La Source de Vignelaure Chateau Vignelaure 2008 (13.5%/£10.50) – Nose is lovely ripe plum and cassis with a dense palate of chocolate, intense dark cooked fruit, very spciy with peppery green rocket tannins. Coteaux d’Aix en Provence is much better known for its rosé, but they make some super reds. This being one of them. If you want to impress a wine geek friend bring this to their next dinner party.

Château Tour Saint Bonnet 2009 (14%/£11.95) – A rich dense mature nose of prune, plum and menthol. Very ripe fruit, nice tannic feel and structure. It’s bright yet concentrated, meaty and long. This terrific Medoc blend of mostly Merlot and Cabernet Sauvignon is drinking beautifully right now and excellent value for lovers of rounded expressive left bank Bordeaux.

Screen Shot 2014-04-04 at 18.08.00Scacciadiavoli Montefalco Sangrantino 2007 (15.5%/£20) – A sniff, there’s brooding thick gamey black fruits and glinting gems (Whatchew talking bout Willis?!). Palate is cigar box and mouth puckering dry tannins, but wait… the wall of dark fruit builds in intensity. It’s beastly, wild and huge mungous. Sangrantino is a rather special red variety grown mostly in Tuscany and Umbria producing wines that can leave you feeling a little like you have been assaulted. But well made ones like this Montefalco, if given time in the bottle can produce a real beauty of a beast.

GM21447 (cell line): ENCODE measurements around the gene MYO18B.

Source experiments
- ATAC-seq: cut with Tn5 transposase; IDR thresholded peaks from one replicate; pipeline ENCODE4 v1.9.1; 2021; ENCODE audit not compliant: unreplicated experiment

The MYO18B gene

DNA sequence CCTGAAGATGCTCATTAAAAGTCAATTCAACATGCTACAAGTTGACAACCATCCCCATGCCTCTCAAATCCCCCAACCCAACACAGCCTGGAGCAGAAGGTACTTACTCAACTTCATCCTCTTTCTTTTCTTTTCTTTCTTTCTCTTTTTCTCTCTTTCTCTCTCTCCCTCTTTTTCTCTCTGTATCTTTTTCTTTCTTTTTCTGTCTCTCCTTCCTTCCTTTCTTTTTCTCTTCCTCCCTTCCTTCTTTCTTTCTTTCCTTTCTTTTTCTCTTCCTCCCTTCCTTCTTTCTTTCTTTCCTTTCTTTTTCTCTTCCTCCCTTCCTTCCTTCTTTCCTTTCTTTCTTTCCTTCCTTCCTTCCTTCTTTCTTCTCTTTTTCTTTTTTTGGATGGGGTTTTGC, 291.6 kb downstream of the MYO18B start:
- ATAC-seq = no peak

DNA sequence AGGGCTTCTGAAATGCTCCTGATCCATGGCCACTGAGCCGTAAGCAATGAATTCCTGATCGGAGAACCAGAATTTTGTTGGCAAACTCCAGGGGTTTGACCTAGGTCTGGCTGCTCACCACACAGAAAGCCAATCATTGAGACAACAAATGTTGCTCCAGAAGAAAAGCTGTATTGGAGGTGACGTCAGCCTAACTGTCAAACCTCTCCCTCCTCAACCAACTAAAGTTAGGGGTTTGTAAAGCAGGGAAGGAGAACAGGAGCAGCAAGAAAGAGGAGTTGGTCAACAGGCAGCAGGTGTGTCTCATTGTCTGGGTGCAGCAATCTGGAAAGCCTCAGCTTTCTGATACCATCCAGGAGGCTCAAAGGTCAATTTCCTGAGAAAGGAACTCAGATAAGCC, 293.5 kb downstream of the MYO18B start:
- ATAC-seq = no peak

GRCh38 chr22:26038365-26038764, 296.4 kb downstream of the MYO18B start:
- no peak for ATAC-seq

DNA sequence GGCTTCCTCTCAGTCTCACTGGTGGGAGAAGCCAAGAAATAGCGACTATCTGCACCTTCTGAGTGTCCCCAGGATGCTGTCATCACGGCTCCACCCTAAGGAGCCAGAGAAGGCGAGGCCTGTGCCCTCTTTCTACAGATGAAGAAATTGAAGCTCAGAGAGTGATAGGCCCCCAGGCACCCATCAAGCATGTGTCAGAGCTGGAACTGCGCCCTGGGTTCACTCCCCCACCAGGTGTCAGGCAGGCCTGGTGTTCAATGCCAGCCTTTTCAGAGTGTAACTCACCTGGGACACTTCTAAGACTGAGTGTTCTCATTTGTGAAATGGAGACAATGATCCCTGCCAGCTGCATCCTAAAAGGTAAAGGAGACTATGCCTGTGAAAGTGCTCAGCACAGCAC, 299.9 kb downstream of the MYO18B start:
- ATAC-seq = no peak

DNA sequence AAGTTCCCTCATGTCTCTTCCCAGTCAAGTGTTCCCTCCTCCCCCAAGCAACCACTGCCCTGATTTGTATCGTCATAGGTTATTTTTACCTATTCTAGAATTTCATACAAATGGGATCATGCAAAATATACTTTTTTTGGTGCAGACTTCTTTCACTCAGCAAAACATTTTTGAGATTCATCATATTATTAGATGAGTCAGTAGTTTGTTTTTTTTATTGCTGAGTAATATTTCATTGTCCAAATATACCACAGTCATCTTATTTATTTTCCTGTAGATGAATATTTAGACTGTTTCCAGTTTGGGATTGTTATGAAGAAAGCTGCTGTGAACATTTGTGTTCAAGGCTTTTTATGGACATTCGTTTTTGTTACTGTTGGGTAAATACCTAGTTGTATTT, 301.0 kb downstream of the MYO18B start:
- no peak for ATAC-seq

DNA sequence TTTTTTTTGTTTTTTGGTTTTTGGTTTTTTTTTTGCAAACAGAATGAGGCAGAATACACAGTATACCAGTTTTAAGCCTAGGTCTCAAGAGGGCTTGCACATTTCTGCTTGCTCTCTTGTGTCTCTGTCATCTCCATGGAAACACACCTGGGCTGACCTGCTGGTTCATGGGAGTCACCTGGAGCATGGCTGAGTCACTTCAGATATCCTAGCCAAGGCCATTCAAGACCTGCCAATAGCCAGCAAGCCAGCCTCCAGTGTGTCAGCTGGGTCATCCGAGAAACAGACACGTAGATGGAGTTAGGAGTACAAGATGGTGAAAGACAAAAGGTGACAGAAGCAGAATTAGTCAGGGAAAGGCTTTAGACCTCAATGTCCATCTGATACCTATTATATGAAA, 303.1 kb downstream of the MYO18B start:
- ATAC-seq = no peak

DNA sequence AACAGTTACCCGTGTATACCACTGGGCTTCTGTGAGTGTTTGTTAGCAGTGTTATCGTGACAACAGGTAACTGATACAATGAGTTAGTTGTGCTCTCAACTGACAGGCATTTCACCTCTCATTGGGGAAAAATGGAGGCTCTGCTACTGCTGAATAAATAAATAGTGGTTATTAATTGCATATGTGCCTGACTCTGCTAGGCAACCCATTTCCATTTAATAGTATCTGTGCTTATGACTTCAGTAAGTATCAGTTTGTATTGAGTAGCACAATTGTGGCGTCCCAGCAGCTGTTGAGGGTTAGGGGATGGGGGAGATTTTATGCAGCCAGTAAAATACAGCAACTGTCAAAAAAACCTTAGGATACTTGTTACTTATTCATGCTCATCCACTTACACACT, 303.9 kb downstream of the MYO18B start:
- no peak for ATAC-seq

Other reds of note:

The Society’s Southern Spanish Red 2012, Jumilla  (13%/£5.50)

Domaine Laborie IGP 2013, Languedoc/Roussillon, France (13.5%/£5.75)

Château Haut Baraillot 2010, Entre-Deux-Mers, Bordeaux (13%/6.95)

Saint Saturnin ‘Bilbo’ Domaine de la Reserve d’O 2011, Languedoc/Roussillon, France (15%/£10.95)

Chianti Classico Monteraponi 2011, Tuscany, Italy  (14%/£14.95)

Cavas de Weinert 1997 (magnum), Weinert, Argentina (14.5%/£49)